Style Guide | Nature’s Garden

Here is how the styles look when applied to a “mobile first” Website design. Note how the colors and the leaf motif are repeated throughout the page. The design works well on a smartphone, on a tablet or on a large HD screen.

Mobile View | Nature’s Garden
Responsive Home Page on Retina Display

University style guide

On a whim, I researched my alma mater’s color and brand guidelines. The Miami University is a nationally recognized Public Ivy, and its brand is particularly important. The brand must convey the Public Ivy experience.

The University uses different reds for print, Web and merchandise use. Several formal and informal logos are available for these uses. The use of certain “vintage” logos requires special permission.

The branding guidelines include logos, colors, typography and graphic elements. They encompass Web, print publications, social media, photos, use in athletic programs and more.

How people – alumni, students, future students, faculty and staff, fans, donors, and the public at large – feel about Miami University directly relates to the University’s success. In a sense, the brand speaks on the University’s behalf without saying a word. It represents who we are and what we stand for. It is the visual representation of our reputation.

Miami University Brand Guidelines

Here is the “M” spirit mark often used on sportswear and signs.

The Miami University Spirit Mark

Posted by Jill B Gilbert in Best Practices, Branding, Color, Corporate Identity, Graphics, Guidelines, Logo Design, Marketing, Standards, Typography, Web Design

Will bespoke typefaces replace Helvetica?

Bespoke typefaces are on the rise

Definition of Bespoke

More and more big companies commission their own typefaces, rather than relying upon the thousands of fonts readily available for marketing their goods and services.

Recent, notable bespoke typefaces

2018

This month, The Coca-Cola Company (TCCC) introduced its bespoke Unity font.  Depending on who you ask, some designers love it, and others hate it. Coca-Cola has used a script logotype for decades, and a while back introduced a serif font with the word, “Coke.” Unity is a departure; it is a sans-serif typeface family with several weights.

Coca-Cola’s Unity Typeface

2017

In 2017, IBM rolled out its bespoke typeface families, named Plex, and YouTube introduced YouTube Sans.

IBM Plex Typeface Family
YouTube Sans Typeface Family

2016

In 2016, Apple introduced San Francisco typefaces at its Worldwide Developer Conference. These fonts were inspired by Helvetica, and were developed for ease of reading on small screens like the Apple Watch and iPhone, as well as on iPads and Mac computers. The same year, CNN introduced CNN Sans—also modeled on Helvetica.

Apple’s San Francisco Typeface Family
CNN Sans Typeface Family

2015

In 2015, Google rebranded its famous “G” using a proprietary font called Product Sans. Product Sans closely resembles the Futura typeface. Google rolled out Roboto In 2013 for the Android OS. Also in 2013, Mozilla rolled out typefaces for its Firefox OS, called Fira Sans and Fira Mono.

Google Logo, 2015
Roboto Typeface
Mozilla’s Fira Sans Typeface Family

Why use a bespoke typeface?

It’s all about branding. We are bombarded by thousands of advertisements each day on smartphones, tablets and computers. We see an ad for a fraction of a second before engaging with the brand or discarding the ad. According to Envato, having a recognizable logo is not enough. Companies must stand out from the competition using logos, colors, copy and typography. This is where custom typefaces come in.

Branding requires notable logos, colors, copy and typography. “Bespoke fonts offer brands more control over their identity, and in some cases can even save them money in the long run.”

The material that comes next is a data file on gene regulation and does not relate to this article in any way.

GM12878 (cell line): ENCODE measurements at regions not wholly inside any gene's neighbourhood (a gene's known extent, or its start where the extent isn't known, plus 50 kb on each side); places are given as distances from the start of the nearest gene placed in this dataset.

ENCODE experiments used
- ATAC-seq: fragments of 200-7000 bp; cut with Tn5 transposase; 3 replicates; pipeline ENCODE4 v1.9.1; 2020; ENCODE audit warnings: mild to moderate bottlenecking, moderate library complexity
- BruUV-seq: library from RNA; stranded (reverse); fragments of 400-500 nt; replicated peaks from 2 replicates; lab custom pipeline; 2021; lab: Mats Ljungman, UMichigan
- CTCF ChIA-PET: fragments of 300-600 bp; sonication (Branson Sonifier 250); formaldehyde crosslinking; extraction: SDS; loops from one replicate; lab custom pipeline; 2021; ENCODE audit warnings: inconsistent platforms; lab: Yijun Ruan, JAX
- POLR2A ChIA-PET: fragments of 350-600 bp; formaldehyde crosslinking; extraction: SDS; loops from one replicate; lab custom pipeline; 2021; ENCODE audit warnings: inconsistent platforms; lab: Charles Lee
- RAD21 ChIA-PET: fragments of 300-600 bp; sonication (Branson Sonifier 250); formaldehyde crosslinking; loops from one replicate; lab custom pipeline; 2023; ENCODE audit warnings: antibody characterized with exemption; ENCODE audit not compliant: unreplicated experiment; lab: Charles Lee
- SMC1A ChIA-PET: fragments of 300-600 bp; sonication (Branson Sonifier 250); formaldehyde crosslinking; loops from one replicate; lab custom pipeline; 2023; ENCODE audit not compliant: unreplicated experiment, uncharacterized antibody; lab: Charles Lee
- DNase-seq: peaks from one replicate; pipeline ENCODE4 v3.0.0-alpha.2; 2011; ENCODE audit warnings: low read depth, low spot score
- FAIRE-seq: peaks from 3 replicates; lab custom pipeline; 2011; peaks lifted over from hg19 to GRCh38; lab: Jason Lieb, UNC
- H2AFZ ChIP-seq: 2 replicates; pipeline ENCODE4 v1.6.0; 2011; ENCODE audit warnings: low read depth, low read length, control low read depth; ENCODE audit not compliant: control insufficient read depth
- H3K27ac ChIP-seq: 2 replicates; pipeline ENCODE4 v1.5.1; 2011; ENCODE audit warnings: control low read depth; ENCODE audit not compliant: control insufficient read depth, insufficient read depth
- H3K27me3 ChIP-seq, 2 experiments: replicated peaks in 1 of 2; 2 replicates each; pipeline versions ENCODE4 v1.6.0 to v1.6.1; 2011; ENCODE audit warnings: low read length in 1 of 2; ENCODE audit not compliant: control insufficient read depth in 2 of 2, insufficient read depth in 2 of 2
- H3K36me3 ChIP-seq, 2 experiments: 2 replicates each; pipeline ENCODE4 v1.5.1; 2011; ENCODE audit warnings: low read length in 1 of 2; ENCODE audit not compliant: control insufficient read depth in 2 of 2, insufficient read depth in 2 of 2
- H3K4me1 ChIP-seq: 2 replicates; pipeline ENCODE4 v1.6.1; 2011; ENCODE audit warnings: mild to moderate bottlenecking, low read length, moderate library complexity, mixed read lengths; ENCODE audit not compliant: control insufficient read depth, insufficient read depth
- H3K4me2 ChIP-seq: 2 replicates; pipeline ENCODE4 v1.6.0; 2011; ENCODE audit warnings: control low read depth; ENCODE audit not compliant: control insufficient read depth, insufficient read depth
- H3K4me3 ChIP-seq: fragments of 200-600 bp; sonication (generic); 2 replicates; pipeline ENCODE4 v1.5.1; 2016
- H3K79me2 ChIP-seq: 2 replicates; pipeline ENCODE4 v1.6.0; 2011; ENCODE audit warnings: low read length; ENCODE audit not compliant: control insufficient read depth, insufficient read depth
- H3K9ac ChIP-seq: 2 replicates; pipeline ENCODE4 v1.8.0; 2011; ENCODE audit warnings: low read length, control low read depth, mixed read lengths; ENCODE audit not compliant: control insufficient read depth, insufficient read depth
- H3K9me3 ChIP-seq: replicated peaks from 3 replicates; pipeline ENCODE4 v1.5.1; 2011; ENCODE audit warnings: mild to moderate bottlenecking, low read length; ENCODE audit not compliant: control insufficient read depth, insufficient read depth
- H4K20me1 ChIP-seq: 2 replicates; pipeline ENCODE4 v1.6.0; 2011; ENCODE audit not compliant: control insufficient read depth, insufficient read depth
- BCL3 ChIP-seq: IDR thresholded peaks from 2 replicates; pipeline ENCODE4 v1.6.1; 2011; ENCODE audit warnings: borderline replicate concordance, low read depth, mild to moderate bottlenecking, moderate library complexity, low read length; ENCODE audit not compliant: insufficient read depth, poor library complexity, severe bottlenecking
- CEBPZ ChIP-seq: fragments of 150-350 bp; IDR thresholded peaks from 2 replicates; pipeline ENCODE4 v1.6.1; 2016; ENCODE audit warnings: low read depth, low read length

–Envato

Will bespoke typefaces put an end to Helvetica?

Helvetica (Neue Haas Grotesk) was developed in 1957 by Swiss typographer Max Miedinger and became the de facto standard of international typeface design in the mid-20th Century. It remains popular today—Helvetica Neue is the default Mac font—because it is both readable and legible at many different sizes and weights.

Helvetica is not going away anytime soon. It is still the favorite of many designers because of its versatility and simplicity. Just make room for the new, bespoke typefaces to coexist with Helvetica.

Posted by Jill B Gilbert in Branding, Color, Corporate Identity, Design, Graphics, Logo Design, Marketing, Standards, Typography

Giving thanks: amateur chef meets graphic designer

Fall is in the air (finally) and we celebrate Thanksgiving this week. I am thankful for friends and family, our adopted dog, great professors, art & design mentors, and more.  I will illustrate my dinner menu, as I have done for many years, but this year I have Ninja Illustrator and Photoshop skills. Will it be comic book style, chalkboard style, or vintage style, or a mashup?

The origin of printed menus

The whole printed menu “thing” came from my Mom, who was a Registered Dietitian. She knew how to plan meals for the masses or for our family of six. She was a good cook and baker. Mom would scribble out her menu on a slip of scrap paper and stick it to the refrigerator, just to make sure that she did not forget to cook or serve one of the many dishes she had planned.

Amateur chef meets graphic designer

I love to cook and bake, and have done both since I was a young child. After I had a home of my own, I started to generate menus for various dinners and parties as soon as I could get my hands on a computer. At first, all I had at my disposal was a simple word processor. Later, I became very proficient at MS PowerPoint and Word, and used lots of clip art. Then I started an Art & Design degree program. What I used to do in Microsoft programs was primitive, compared to the capabilities of Adobe Creative Cloud apps, Snagit and online tools, plus a myriad of  free resources.

Here is the menu… more for practice than for show, since we are having dinner for two! I used a primary color palette and generated halftone patterns in my custom colors for the stars and the cloud backdrop. I used a comic book font found at dafont.com.

Posted by Jill B Gilbert in Design, Graphics, Illustration